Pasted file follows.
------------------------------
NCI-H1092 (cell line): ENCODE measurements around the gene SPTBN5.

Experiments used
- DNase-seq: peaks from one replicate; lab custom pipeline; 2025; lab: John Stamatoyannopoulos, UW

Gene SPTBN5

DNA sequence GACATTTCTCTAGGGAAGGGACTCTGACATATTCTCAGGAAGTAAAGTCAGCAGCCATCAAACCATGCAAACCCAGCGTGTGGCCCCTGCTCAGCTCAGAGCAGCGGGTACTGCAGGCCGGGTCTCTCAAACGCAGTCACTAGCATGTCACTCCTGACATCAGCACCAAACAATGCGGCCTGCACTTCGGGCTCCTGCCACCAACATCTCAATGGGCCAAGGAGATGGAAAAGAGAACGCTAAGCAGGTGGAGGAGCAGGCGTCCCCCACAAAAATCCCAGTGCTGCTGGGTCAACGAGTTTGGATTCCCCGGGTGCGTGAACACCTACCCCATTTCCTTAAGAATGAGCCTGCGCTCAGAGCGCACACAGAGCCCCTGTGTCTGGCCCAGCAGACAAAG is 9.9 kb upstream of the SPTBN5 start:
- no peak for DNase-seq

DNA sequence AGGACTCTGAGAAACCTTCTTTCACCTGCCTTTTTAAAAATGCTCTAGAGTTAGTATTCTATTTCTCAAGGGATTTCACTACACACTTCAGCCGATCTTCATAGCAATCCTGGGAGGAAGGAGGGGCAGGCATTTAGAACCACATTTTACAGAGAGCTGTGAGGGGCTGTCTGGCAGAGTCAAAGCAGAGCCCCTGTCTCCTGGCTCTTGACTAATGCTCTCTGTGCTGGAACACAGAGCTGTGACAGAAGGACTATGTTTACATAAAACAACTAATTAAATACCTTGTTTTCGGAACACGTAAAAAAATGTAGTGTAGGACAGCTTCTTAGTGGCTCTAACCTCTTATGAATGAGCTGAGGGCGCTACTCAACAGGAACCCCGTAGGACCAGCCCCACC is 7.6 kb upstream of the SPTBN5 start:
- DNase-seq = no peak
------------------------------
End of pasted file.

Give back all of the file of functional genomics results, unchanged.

NCI-H1092 (cell line): ENCODE measurements around the gene SPTBN5.

Experiments used
- DNase-seq: peaks from one replicate; lab custom pipeline; 2025; lab: John Stamatoyannopoulos, UW

Gene SPTBN5

DNA sequence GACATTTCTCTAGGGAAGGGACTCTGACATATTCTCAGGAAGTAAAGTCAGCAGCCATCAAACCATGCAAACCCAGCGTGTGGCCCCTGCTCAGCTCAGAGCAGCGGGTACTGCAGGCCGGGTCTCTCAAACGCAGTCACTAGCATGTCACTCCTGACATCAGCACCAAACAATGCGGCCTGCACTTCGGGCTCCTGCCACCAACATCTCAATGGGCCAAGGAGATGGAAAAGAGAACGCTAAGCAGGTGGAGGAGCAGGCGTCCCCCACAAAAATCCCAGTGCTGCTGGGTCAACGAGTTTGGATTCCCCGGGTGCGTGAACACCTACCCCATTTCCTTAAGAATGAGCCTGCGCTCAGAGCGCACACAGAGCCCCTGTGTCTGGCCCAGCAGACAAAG is 9.9 kb upstream of the SPTBN5 start:
- no peak for DNase-seq

DNA sequence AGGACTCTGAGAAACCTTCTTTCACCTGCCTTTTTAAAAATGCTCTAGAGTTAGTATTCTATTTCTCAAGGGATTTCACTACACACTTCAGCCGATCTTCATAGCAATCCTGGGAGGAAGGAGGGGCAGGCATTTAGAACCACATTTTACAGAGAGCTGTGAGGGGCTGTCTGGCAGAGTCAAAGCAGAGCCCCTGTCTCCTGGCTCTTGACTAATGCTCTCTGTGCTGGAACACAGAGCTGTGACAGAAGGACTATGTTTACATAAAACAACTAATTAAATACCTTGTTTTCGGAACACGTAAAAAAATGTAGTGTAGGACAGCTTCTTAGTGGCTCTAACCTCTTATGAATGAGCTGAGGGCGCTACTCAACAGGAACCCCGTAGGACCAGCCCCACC is 7.6 kb upstream of the SPTBN5 start:
- DNase-seq = no peak